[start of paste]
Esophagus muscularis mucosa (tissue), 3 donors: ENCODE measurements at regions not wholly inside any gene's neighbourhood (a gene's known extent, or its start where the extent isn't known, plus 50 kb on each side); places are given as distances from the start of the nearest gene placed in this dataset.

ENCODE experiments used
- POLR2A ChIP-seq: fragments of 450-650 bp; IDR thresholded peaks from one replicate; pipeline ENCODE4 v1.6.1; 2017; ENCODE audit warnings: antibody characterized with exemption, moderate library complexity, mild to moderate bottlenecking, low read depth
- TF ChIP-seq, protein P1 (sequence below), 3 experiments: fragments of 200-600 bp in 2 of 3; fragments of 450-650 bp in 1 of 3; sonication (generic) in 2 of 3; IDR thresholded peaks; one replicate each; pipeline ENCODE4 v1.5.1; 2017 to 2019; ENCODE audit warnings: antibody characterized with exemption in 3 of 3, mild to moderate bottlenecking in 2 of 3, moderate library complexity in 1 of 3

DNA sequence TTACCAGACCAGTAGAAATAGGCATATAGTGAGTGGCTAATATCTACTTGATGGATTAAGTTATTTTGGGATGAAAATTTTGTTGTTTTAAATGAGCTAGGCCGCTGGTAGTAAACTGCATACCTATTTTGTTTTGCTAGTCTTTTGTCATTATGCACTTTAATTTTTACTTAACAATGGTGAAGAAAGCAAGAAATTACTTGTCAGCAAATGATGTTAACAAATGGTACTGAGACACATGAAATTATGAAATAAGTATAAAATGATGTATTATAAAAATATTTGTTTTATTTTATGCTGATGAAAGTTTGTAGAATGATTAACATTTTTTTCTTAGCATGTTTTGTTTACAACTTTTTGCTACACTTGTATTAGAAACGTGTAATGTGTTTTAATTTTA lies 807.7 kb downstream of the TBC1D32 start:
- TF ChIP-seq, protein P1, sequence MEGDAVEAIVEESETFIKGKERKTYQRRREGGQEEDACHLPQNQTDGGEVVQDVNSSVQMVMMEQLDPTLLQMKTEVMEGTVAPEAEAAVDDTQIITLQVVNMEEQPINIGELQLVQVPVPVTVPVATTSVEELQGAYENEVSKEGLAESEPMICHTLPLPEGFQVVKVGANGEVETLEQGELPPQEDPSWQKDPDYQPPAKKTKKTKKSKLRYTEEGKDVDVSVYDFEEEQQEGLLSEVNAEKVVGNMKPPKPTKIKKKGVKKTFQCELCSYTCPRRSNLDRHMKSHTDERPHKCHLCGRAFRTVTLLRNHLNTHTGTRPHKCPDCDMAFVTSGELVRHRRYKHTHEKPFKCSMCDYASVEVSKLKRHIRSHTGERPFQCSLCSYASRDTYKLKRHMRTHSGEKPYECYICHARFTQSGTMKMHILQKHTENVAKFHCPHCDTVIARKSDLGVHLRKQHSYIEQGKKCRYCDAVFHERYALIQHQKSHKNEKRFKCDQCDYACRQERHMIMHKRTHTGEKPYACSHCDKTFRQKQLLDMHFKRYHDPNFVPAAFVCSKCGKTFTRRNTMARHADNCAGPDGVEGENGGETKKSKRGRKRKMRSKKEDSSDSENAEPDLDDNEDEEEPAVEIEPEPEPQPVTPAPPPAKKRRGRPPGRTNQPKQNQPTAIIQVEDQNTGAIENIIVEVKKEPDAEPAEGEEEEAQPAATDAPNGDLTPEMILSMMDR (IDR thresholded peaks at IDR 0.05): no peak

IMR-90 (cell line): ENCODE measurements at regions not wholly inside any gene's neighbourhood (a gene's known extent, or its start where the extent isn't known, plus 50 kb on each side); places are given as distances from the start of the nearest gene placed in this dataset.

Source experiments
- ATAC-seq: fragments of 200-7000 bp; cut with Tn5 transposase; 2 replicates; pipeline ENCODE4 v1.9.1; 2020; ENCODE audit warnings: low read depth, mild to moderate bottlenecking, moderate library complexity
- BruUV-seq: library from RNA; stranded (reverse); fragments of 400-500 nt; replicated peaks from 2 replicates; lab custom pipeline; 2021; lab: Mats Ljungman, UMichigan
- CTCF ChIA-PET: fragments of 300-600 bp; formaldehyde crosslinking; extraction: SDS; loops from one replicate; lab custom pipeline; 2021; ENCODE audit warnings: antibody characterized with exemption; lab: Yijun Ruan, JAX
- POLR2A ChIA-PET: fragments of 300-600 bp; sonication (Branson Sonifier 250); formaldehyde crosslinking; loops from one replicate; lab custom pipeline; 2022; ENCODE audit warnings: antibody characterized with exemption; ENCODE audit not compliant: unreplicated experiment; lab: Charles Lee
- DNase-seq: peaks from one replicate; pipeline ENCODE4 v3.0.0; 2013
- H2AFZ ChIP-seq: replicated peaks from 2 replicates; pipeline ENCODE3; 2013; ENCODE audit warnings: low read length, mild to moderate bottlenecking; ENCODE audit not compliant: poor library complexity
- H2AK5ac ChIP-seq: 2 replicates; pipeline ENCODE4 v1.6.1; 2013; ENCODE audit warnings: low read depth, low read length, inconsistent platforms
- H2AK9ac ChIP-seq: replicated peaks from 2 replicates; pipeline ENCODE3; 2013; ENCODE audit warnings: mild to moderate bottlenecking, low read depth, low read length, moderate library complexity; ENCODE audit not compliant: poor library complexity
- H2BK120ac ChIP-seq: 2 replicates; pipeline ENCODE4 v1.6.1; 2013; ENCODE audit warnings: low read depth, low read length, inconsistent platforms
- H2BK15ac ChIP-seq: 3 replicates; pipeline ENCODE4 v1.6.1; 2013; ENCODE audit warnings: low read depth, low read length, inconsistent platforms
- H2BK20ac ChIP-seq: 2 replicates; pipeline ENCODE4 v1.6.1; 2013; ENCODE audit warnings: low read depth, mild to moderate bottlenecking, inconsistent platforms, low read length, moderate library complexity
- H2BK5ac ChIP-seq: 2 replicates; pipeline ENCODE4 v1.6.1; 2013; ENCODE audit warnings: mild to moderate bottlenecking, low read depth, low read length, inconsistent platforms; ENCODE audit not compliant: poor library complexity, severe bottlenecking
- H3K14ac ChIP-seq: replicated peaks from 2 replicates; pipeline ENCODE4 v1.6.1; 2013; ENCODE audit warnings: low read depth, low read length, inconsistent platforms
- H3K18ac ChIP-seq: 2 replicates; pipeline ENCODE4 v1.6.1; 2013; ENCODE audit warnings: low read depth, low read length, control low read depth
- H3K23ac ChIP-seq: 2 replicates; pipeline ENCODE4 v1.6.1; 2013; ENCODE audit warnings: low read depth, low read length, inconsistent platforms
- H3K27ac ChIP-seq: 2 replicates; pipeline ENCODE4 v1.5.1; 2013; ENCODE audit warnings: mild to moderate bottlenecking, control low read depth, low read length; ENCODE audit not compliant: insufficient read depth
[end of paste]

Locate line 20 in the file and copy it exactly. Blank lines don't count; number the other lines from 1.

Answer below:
- H2BK5ac ChIP-seq: 2 replicates; pipeline ENCODE4 v1.6.1; 2013; ENCODE audit warnings: mild to moderate bottlenecking, low read depth, low read length, inconsistent platforms; ENCODE audit not compliant: poor library complexity, severe bottlenecking